So, Mike, if it was you sitting with me in the Browne/Raitt audience, it wasn’t so much forgettable – just Burger Chef Girl: Plan B.

Auctioning Off Old Memories…

It’s the rare day when you find yourself up for sale on eBay. Not a Buy-it-Now, either. Selling off a bit of me, Auction-style.

Back in the day, between the job and the raisin’ up o’ the children, I would hunch myself over a typewriter of an evening, tapping out words. (That’s the sound typewriters made: clack-clack-clackity-clack, ding! Bzzzzzssssttt. Some of you will recognize the Carriage Return there.)

I don’t think I ever truly harbored thoughts of becoming a famous writer. One whose novel was turned into a blockbuster movie. Lounging on the veranda in sunglasses even on a dreary, overcast day. Maybe holding a Meerschaum pipe near my lips as though I was smoking the thing.

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There wasn’t enough time to finish a novel, so I cranked out short stories. Bad ones, mostly. It was like a compulsion though: get a little free time and plop down at the writing table. Finish one up and deposit it in the closet with the others, maybe expecting a publisher to break in the house one night to pilfer and publish one of them. Didn’t ever happen.

So, instead of continuing to wait for the Thieving Publisher, I sent one of them off, safely tucked into a manila envelope along with my great hopes.

The thrill when a reply arrived! The nervousness. My name beautifully hand-penned on the envelope, bearing a publisher’s return address, me fearful, but opening it anyway. He liked the story, he said. Thought it was a little Bradbury-esque (goosebumps for me by that point) and wondered if I would object to it being included in the next issue.

What??? Are you kidding me?

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He later mailed me a little check (even smaller by today’s standards…) and I waited anxiously for the arrival of the copy he promised me.

Publishing has changed greatly in the past decade, and the idea of desktop publishing was a new thing way back when my story was accepted. Not that it made any difference to me. My fiction was in the magazine along with stories by other folks, several of whom were pretty well known (in some circles).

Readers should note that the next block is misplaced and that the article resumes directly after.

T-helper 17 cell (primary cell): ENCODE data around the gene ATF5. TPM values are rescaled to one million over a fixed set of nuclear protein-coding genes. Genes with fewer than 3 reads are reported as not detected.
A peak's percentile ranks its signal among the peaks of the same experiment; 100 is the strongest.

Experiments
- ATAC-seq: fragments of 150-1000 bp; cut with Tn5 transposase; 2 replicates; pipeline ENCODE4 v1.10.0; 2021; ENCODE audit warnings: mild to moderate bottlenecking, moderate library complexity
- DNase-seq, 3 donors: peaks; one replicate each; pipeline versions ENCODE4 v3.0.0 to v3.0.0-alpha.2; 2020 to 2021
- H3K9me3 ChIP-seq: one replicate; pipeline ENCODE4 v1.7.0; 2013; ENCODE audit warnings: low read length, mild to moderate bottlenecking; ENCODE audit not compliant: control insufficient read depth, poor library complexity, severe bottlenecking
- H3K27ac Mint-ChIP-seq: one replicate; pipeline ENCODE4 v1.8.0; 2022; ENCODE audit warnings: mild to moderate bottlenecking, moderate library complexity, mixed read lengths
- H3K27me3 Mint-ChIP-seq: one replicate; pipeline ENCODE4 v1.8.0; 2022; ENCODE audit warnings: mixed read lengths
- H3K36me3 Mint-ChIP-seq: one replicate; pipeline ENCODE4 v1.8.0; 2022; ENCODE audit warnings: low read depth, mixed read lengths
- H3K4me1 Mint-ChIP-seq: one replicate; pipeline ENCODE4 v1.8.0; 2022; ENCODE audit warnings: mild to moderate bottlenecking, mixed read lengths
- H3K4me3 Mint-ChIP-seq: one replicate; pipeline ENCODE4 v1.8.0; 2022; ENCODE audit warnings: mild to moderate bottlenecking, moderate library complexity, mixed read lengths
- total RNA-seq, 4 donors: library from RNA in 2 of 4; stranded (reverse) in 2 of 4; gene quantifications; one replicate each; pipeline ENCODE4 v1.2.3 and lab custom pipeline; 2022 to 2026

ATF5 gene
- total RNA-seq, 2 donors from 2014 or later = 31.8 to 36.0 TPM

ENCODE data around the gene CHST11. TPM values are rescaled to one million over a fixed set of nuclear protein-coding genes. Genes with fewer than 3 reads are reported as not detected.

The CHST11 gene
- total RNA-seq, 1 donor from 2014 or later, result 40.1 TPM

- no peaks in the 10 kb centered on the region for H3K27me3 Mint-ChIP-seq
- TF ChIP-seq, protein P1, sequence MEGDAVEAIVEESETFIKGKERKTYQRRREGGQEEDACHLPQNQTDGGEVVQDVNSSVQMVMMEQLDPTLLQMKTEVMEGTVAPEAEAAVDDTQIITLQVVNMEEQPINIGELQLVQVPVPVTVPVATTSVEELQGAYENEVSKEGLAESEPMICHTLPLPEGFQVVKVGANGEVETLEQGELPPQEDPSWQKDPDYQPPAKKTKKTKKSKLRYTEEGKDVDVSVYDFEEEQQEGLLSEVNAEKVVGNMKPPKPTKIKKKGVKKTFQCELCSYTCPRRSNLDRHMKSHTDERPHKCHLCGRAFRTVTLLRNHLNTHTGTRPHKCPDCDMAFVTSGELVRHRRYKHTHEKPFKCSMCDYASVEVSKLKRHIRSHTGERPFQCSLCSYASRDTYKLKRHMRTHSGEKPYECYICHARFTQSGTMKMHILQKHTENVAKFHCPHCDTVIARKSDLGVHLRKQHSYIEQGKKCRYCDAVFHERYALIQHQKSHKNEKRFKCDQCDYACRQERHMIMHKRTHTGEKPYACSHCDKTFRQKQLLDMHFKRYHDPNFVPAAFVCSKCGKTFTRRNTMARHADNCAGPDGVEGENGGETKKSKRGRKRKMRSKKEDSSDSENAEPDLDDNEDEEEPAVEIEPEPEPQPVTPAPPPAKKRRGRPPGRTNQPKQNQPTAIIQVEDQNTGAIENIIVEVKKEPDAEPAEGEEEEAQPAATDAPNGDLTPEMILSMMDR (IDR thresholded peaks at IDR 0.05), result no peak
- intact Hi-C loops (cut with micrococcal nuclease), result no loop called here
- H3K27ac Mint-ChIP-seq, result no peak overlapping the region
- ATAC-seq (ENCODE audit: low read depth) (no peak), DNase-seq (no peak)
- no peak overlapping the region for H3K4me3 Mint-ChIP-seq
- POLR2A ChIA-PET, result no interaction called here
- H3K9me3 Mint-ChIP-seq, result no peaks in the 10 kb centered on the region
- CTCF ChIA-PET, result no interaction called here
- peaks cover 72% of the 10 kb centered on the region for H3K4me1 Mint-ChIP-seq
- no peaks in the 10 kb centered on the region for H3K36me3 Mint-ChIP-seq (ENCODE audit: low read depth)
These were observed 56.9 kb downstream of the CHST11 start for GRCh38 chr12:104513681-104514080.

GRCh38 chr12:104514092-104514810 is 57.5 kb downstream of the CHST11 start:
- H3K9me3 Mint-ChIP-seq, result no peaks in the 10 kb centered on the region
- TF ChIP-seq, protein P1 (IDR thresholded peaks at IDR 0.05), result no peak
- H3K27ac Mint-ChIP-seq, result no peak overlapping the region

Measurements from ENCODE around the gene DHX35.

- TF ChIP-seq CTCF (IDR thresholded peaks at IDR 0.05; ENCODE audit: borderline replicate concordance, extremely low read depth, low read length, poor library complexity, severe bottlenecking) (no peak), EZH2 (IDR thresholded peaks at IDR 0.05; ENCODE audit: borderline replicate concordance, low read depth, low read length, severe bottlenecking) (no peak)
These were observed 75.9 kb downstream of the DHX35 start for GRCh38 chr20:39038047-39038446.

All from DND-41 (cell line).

I was published, thought I.

The capper to the thing was this: shortly after the magazine came out, my buddy and I attended a convention on the east coast. Some well-known authors were there (Stephen King was a no-show). And a lot of fans/readers. Heading out to dinner, we were joined by a fellow we met, who casually asked if we were published writers.

Hah! I was a little embarrassed – but a little bit proud, too – to reply that, amazingly, I had a story in the latest issue of a little magazine. He wanted to know what magazine, and I told him. He knew the publication. What story, he wanted to know, and I told him.

He had read it!

As good as it gets for me, at that moment in time.

We had an enjoyable evening, the three of us heading out for an exotic meal. (He had heard of Arby’s but there were none in his home-state. Oh, well… it would have to do for exotic.)

There aren’t many copies of that little magazine around any longer. At some point I had entered an eBay search to alert me in case one ever came up for auction.

Today was the day. I’m tempted to put in a bid just to own it.

But I already know how the story ends.

Come visit!

McHuston

Booksellers & Irish Bistro
Rose District
122 South Main St. Broken Arrow OK!